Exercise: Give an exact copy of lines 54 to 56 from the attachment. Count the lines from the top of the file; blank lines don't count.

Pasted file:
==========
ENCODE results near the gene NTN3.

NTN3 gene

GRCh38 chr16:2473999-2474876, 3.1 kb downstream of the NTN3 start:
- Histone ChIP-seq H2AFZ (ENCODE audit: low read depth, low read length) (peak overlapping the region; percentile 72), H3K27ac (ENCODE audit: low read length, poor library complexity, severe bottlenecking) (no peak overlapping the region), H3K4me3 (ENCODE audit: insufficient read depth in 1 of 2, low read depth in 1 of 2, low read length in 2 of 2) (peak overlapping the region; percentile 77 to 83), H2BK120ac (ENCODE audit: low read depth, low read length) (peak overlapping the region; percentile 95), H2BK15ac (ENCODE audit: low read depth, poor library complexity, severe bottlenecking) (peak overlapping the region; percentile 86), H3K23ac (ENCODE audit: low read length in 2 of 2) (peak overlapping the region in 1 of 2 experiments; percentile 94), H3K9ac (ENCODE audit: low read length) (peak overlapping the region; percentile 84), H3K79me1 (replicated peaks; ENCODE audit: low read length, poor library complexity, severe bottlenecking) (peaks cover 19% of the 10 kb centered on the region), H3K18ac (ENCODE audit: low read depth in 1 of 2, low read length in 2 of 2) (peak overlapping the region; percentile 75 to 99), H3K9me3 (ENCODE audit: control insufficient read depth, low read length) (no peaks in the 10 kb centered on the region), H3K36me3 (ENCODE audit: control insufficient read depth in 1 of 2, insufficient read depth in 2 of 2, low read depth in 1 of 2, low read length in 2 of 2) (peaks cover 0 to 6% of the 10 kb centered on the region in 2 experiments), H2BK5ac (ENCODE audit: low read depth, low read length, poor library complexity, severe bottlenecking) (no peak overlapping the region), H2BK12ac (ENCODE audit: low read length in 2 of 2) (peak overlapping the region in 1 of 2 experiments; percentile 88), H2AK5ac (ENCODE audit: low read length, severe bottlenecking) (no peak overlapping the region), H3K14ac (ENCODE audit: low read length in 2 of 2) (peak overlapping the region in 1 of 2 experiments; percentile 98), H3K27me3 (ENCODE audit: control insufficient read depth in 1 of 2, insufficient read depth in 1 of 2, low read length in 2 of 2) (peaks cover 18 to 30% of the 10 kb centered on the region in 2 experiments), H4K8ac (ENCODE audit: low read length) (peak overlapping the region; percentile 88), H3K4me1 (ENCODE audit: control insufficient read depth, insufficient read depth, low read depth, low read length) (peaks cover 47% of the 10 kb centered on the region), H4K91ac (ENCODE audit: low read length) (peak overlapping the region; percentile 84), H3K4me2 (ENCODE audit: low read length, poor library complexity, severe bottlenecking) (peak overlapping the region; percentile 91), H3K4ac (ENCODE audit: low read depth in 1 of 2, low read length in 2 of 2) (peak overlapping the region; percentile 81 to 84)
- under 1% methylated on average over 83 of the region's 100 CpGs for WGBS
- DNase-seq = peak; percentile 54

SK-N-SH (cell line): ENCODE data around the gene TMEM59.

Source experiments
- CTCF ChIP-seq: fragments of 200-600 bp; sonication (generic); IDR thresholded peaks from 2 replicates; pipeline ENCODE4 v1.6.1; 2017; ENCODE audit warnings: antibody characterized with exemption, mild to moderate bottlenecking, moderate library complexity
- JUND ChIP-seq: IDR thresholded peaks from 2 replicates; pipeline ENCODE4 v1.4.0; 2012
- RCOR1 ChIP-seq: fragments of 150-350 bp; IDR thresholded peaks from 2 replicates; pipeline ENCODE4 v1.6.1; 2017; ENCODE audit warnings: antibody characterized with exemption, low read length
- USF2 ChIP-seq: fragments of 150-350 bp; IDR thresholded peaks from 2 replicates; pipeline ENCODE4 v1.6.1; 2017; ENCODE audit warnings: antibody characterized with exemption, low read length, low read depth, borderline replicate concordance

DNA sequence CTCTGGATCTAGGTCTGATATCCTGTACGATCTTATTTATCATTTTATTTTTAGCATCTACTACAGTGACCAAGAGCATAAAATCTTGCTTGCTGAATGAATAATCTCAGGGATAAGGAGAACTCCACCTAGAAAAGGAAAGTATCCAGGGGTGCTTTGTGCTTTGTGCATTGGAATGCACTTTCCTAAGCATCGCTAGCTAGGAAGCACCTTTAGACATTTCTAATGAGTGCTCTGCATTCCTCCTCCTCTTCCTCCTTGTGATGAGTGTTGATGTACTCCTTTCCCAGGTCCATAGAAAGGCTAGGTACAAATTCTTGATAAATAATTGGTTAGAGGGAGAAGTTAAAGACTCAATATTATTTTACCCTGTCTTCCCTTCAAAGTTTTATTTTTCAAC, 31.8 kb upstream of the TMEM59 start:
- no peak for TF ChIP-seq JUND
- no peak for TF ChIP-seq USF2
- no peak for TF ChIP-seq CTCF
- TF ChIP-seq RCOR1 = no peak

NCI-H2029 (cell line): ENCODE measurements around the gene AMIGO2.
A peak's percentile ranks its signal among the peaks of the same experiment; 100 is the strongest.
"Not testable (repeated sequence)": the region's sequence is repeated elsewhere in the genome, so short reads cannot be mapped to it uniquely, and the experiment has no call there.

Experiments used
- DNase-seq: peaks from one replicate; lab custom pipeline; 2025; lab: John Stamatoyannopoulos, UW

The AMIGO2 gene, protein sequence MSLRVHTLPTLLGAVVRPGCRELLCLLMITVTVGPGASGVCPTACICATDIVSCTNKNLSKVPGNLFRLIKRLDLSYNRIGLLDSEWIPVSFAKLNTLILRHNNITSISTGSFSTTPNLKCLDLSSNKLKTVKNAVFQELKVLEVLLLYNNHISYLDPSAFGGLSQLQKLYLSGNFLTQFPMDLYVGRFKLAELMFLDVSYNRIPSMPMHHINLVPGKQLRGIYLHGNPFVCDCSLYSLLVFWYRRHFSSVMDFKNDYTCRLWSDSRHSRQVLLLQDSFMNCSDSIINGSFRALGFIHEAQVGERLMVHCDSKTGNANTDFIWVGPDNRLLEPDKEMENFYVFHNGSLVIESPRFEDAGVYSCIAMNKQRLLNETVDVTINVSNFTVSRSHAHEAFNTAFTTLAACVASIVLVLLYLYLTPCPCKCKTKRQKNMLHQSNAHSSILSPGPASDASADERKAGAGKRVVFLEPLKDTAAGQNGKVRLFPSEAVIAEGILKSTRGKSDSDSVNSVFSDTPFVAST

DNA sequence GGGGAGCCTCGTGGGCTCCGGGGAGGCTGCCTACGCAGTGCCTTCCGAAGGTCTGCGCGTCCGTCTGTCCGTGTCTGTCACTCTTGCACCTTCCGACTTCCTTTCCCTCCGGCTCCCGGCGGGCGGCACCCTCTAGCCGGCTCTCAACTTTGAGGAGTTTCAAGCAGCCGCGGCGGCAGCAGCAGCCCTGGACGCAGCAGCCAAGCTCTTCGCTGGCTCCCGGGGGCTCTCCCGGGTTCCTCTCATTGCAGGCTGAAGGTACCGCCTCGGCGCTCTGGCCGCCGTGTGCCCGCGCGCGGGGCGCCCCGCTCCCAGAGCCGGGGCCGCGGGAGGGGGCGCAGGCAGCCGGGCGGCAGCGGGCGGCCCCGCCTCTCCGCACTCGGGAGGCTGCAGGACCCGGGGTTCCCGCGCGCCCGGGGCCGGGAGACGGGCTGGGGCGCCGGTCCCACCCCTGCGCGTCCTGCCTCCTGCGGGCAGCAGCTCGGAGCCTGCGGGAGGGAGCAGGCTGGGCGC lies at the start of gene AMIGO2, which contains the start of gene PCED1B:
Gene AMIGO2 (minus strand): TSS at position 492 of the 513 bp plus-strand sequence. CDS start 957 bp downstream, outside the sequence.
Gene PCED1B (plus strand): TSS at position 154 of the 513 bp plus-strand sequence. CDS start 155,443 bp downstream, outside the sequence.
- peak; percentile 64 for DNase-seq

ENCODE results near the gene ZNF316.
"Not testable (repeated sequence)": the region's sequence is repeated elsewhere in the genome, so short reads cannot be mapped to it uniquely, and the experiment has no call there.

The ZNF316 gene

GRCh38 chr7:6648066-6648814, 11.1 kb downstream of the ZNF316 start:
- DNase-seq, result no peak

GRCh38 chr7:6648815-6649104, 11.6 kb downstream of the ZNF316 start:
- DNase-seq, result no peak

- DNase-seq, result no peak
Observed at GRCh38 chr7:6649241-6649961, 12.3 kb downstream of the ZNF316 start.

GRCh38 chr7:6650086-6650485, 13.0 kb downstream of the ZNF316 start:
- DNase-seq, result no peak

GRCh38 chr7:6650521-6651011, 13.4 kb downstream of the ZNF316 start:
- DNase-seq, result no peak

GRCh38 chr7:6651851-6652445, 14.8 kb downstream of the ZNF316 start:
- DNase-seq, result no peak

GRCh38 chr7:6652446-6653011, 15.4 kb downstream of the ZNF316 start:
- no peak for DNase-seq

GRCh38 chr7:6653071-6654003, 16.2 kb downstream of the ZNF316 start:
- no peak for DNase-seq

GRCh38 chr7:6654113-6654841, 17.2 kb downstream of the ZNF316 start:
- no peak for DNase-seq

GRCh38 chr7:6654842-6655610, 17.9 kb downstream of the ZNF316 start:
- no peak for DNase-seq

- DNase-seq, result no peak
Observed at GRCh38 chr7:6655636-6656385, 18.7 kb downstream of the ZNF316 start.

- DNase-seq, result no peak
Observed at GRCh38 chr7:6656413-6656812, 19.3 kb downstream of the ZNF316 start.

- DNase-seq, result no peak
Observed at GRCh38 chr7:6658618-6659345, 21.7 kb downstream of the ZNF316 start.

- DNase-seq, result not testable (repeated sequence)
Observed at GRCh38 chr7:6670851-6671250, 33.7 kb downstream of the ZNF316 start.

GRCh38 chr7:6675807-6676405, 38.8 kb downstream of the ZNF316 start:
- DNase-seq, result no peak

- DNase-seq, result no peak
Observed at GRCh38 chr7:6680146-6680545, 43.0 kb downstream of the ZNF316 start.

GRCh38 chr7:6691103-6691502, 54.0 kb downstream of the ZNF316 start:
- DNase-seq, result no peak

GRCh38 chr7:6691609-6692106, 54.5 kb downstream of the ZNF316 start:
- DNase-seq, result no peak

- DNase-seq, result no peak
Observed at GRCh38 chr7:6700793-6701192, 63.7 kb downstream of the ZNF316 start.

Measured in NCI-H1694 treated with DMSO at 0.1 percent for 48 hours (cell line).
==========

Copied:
Observed at GRCh38 chr7:6656413-6656812, 19.3 kb downstream of the ZNF316 start.

- DNase-seq, result no peak
Observed at GRCh38 chr7:6658618-6659345, 21.7 kb downstream of the ZNF316 start.